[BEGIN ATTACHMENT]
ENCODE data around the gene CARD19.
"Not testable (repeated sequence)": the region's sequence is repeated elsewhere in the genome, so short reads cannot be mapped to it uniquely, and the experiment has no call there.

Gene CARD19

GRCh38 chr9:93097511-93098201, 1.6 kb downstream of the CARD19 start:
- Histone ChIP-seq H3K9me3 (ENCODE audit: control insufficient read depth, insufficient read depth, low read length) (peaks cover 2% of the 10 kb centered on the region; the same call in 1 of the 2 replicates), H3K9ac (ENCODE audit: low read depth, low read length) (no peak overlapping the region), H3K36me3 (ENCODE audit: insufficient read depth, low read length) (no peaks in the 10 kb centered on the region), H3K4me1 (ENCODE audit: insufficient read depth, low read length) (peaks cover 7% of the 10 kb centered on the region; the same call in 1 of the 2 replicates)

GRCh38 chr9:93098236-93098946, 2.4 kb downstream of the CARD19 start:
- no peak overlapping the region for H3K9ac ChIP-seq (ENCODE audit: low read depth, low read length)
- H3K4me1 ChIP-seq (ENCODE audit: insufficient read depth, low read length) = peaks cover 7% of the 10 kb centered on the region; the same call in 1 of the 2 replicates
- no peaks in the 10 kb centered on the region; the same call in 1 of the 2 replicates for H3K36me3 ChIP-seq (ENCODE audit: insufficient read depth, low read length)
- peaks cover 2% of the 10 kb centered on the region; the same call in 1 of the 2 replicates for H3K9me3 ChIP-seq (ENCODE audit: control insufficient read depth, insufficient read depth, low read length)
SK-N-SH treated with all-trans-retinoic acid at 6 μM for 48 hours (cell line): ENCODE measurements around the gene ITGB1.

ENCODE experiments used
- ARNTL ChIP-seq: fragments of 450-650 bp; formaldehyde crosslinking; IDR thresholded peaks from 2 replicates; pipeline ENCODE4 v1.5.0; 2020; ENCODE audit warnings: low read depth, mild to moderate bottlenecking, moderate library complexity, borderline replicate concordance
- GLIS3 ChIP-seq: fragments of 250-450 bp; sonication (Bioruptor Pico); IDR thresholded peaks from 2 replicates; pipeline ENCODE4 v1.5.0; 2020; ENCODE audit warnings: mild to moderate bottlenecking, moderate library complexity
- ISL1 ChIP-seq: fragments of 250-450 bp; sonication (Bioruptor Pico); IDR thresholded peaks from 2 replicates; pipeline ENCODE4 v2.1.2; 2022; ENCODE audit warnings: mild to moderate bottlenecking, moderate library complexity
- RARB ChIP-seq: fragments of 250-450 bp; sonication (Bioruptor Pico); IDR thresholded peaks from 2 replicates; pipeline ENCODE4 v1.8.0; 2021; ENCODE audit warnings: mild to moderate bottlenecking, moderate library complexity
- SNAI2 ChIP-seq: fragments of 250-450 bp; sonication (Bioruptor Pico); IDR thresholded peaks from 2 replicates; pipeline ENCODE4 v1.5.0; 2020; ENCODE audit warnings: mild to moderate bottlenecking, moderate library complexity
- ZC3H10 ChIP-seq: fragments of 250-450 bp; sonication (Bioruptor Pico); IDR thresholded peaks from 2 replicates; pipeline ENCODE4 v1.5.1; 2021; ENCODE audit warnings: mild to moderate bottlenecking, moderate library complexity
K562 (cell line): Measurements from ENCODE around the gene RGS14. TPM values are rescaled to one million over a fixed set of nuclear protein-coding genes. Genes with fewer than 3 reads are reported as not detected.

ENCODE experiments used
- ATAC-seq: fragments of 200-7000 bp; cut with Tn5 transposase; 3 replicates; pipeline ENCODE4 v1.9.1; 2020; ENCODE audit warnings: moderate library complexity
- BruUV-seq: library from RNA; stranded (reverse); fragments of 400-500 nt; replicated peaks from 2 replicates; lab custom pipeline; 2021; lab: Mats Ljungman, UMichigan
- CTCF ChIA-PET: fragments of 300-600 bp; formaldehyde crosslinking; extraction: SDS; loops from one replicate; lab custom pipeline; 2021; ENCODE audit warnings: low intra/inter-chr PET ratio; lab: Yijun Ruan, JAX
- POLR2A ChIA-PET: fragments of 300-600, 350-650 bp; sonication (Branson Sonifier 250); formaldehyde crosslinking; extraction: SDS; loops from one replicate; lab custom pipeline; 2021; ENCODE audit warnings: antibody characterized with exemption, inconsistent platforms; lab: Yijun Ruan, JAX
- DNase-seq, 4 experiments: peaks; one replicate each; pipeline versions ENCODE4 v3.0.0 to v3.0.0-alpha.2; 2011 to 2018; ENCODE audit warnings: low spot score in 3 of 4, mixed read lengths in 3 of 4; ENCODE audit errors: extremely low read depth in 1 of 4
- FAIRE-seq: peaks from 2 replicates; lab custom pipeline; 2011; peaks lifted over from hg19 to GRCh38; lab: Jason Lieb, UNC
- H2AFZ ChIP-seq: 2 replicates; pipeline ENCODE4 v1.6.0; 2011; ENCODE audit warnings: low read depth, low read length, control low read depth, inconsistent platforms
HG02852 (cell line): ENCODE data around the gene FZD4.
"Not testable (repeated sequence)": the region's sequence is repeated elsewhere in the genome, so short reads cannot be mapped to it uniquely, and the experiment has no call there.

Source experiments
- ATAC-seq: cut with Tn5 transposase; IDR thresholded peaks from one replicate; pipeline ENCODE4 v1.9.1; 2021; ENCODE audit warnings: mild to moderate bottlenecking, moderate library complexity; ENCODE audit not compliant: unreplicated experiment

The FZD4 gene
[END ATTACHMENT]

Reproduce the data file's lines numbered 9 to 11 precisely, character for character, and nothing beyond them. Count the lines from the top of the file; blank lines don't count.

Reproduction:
- no peaks in the 10 kb centered on the region; the same call in 1 of the 2 replicates for H3K36me3 ChIP-seq (ENCODE audit: insufficient read depth, low read length)
- peaks cover 2% of the 10 kb centered on the region; the same call in 1 of the 2 replicates for H3K9me3 ChIP-seq (ENCODE audit: control insufficient read depth, insufficient read depth, low read length)
SK-N-SH treated with all-trans-retinoic acid at 6 μM for 48 hours (cell line): ENCODE measurements around the gene ITGB1.